“The avoidance of PPI medication may contribute to the prevention of dementia,” the researchers concluded. “The present study can only provide a statistical association between PPI use and risk of dementia. The possible underlying causal biological mechanism has to be explored in future studies.”

This study has “provided an important and interesting challenge to evaluate the possible association of the use of PPIs and the risk of dementia,” Lewis H. Kuller, MD, DrPH, of the University of Pittsburgh, wrote in a related editorial. “This is a very important issue given the very high prevalence of pharmacological drugs’ long-term use in elderly populations that have a very high risk of dementia. An important issue raised by this study and similar studies of drugs that may increase risk of dementia is whether a careful evaluation of cognitive changes and/or neuropathology should be a component of the evaluation of drugs that are widely used among the elderly.” – by Adam Leitenberger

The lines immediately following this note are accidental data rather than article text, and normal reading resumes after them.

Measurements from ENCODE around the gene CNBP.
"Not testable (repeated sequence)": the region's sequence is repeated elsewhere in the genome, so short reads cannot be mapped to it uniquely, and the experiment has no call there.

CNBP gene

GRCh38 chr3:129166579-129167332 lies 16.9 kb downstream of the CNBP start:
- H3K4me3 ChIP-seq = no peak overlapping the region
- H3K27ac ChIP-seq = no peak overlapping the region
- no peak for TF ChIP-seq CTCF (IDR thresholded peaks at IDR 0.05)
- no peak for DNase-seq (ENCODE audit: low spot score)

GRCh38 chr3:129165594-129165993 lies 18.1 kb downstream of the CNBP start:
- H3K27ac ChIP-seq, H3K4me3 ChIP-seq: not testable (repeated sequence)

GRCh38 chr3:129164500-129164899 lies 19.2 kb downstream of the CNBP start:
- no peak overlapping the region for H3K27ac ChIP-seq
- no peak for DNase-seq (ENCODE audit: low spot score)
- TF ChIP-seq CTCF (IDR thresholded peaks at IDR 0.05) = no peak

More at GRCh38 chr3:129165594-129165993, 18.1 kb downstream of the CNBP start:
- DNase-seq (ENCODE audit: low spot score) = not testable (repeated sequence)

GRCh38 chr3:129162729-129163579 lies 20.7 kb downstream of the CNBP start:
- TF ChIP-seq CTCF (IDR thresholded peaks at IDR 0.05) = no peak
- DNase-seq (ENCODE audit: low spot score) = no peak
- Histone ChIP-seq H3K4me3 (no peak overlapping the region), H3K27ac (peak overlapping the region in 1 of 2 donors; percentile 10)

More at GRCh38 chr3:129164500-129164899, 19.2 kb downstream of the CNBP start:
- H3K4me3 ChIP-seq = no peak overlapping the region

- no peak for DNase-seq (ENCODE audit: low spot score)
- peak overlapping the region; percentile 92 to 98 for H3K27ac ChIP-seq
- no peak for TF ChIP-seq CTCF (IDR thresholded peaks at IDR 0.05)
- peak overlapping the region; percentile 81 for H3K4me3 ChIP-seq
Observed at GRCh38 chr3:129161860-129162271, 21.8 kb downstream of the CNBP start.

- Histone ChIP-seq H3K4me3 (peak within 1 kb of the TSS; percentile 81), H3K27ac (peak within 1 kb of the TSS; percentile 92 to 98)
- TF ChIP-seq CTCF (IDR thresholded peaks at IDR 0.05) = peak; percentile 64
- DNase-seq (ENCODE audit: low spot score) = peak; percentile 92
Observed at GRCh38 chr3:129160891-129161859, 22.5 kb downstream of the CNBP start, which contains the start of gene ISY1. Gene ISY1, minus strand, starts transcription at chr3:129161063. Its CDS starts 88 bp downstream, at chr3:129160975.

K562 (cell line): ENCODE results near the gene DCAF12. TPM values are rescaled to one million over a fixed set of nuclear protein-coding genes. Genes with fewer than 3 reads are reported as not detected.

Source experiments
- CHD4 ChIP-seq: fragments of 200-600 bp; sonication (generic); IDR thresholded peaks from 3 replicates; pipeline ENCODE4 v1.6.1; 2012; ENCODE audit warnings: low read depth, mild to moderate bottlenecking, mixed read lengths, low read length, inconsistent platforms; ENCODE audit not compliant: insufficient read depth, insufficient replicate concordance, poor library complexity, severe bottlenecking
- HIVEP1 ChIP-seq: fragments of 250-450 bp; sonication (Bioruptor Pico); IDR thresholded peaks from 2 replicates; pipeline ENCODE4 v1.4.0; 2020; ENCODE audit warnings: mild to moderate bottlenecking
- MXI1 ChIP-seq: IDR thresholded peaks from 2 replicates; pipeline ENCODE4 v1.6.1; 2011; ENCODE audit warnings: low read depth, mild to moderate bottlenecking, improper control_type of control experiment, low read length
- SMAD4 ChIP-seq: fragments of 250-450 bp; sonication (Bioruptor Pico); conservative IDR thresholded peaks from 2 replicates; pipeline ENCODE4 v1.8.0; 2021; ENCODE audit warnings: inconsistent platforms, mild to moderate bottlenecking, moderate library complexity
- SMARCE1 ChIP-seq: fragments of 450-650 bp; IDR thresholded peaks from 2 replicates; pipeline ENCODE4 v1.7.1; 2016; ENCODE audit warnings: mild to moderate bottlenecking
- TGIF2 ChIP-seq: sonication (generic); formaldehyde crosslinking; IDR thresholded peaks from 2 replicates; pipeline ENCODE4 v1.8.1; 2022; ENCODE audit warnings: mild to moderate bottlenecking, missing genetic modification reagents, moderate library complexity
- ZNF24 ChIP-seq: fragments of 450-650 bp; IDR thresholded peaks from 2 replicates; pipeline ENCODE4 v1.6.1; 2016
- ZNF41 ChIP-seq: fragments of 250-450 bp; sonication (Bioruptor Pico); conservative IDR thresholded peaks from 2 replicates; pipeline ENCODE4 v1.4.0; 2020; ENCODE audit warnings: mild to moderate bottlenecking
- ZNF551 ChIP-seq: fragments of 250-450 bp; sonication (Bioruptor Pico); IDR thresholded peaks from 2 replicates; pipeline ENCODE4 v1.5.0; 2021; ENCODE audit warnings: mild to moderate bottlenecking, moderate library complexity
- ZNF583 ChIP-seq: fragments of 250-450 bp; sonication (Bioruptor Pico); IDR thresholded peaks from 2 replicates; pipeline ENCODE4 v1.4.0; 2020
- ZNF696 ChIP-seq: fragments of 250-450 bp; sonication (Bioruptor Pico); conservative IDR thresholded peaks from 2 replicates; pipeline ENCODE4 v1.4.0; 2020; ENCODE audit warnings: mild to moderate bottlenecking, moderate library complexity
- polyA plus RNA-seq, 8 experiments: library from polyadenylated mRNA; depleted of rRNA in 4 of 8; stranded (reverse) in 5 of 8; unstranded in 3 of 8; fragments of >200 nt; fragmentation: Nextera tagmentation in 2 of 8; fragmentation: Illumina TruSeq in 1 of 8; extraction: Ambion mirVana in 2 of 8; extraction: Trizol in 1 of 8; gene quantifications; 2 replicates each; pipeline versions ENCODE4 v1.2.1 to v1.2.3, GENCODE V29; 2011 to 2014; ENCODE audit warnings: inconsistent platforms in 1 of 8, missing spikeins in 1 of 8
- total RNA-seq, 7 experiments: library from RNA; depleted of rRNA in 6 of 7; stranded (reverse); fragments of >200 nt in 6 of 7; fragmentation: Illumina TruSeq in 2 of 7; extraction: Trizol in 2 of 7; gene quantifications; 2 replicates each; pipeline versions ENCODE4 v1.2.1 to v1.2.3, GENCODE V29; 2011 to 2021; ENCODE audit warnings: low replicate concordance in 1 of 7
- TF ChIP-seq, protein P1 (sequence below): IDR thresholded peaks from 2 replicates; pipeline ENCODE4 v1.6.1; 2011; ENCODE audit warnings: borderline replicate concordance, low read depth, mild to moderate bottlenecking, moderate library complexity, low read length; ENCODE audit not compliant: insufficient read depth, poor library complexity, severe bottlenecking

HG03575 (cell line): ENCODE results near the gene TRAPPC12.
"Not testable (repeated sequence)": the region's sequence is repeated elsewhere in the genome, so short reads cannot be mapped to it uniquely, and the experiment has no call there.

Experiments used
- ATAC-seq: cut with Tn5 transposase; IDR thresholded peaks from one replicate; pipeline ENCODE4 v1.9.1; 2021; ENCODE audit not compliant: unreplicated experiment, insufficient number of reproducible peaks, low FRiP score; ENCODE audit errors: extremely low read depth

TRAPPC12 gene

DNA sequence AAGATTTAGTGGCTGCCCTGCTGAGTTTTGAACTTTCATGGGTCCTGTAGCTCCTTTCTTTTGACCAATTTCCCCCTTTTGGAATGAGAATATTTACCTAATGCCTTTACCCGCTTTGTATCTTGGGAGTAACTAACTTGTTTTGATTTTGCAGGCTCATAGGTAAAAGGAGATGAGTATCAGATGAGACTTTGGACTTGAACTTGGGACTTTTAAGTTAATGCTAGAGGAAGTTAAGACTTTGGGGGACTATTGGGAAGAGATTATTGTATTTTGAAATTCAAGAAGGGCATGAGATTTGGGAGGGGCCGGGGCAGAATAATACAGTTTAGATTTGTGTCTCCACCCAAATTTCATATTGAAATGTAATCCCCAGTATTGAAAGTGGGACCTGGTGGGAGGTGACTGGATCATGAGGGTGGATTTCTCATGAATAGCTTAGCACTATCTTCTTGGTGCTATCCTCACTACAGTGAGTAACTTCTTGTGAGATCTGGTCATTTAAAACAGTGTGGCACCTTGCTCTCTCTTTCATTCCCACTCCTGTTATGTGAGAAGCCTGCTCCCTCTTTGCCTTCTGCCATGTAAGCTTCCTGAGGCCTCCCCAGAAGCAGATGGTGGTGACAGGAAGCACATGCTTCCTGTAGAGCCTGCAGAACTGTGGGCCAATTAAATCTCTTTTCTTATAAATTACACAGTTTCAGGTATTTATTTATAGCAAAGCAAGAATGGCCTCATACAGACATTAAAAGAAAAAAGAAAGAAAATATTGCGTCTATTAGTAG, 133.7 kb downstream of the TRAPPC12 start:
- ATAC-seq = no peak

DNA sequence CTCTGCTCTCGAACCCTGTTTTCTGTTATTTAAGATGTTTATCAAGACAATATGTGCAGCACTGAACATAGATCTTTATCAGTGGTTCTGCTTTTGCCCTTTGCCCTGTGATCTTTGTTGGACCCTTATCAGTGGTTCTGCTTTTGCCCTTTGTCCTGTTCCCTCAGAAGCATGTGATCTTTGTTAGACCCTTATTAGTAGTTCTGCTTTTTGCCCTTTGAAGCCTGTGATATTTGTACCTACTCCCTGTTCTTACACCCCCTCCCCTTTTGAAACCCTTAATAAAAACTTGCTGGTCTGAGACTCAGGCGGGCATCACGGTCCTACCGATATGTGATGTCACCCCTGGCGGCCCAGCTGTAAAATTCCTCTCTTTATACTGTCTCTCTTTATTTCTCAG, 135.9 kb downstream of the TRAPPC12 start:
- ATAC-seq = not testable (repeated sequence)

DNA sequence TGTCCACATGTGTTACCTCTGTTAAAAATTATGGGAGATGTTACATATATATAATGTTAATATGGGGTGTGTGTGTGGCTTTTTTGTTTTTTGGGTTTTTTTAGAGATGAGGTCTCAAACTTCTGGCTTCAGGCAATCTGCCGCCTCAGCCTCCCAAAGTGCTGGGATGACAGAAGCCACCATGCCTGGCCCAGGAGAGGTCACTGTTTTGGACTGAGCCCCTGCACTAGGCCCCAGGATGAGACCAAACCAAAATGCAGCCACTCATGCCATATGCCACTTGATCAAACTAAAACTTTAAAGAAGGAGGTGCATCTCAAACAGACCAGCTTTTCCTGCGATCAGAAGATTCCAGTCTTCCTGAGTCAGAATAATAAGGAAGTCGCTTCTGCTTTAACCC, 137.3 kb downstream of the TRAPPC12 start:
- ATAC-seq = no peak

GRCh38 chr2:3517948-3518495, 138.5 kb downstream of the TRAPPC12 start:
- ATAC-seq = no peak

Disclosure: The researchers report no relevant financial disclosures.

Regular use of proton pump inhibitors was found to be associated with an increased risk for incident dementia in older patients, according to results from a prospective cohort study.

Previously, Britta Haenisch, PhD, of the German Center for Neurodegenerative Diseases in Bonn, Germany, and colleagues analyzed data from a prospective, longitudinal, multicenter cohort study of 3,327 older primary care patients and found a significant association between PPI use and incident dementia (HR = 1.38; 95% CI, 1.04-1.83). To confirm these findings, the research team evaluated 2004 to 2011 observational data from Allgemeine Ortskrankenkassen, the largest German statutory health insurer, on 73,679 patients aged at least 75 years.

Only patients without dementia at baseline, and with no use or regular use of PPIs, were included in the analysis, with regular use defined as at least one prescription to omeprazole, pantoprazole, lansoprazole, esomeprazole or rabeprazole in each quarter of a data interval (1-year baseline followed by 18-month intervals and a final 12-month interval).